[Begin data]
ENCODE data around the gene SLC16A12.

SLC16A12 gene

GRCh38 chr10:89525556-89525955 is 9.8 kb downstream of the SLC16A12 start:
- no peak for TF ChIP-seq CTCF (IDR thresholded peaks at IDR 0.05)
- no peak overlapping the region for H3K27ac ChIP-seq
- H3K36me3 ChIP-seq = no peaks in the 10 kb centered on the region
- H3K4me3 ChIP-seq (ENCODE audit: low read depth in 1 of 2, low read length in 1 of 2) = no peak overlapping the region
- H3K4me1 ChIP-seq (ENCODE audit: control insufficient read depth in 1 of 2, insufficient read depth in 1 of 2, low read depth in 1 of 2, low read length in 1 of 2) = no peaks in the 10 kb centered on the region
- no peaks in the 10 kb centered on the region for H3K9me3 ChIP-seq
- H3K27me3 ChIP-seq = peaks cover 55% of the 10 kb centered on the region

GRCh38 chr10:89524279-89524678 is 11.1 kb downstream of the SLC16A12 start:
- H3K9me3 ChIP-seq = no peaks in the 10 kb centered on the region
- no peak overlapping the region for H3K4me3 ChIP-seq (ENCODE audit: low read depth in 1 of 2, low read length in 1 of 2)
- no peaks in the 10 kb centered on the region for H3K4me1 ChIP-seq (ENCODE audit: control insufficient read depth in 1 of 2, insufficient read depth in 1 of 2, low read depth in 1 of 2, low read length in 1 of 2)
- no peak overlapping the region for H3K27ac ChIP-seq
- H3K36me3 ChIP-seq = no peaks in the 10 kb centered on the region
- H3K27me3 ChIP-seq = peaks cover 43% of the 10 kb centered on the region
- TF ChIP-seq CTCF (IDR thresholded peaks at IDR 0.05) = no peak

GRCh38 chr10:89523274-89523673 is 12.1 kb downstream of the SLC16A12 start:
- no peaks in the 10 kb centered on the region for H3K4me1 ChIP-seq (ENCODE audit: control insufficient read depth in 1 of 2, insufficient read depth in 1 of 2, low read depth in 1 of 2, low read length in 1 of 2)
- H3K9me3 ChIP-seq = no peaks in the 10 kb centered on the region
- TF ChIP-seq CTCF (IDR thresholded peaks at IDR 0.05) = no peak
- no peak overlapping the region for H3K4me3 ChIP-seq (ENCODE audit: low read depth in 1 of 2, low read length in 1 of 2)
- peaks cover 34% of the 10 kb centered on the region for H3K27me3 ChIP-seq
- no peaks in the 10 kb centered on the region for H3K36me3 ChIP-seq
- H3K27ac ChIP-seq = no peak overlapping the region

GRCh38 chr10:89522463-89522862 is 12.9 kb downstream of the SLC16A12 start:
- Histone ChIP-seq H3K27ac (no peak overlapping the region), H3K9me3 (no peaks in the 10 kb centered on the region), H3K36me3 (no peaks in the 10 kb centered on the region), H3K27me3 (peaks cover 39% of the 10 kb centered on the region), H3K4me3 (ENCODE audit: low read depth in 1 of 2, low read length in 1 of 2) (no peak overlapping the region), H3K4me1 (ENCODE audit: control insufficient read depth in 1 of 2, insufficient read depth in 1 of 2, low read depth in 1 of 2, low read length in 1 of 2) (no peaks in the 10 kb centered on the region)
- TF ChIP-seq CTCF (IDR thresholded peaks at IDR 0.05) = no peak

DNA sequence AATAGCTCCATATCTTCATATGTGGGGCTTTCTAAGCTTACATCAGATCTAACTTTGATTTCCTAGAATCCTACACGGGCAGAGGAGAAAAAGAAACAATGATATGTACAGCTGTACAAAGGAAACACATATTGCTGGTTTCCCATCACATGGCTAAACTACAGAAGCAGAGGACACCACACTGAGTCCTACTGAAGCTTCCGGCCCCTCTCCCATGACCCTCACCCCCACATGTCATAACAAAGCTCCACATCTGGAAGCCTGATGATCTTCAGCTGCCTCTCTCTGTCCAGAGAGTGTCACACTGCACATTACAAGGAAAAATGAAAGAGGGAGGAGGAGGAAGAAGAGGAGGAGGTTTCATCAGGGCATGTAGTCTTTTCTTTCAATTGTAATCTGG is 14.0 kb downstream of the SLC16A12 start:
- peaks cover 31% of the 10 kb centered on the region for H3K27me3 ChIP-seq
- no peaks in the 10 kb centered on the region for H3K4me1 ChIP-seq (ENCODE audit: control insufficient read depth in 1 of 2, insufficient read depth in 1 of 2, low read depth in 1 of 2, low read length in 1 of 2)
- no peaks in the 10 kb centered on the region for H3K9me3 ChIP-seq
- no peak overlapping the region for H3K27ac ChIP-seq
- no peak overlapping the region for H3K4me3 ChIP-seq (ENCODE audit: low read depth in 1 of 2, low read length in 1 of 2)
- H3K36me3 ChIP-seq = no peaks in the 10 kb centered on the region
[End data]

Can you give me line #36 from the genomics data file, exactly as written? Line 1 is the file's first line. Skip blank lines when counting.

- H3K36me3 ChIP-seq = no peaks in the 10 kb centered on the region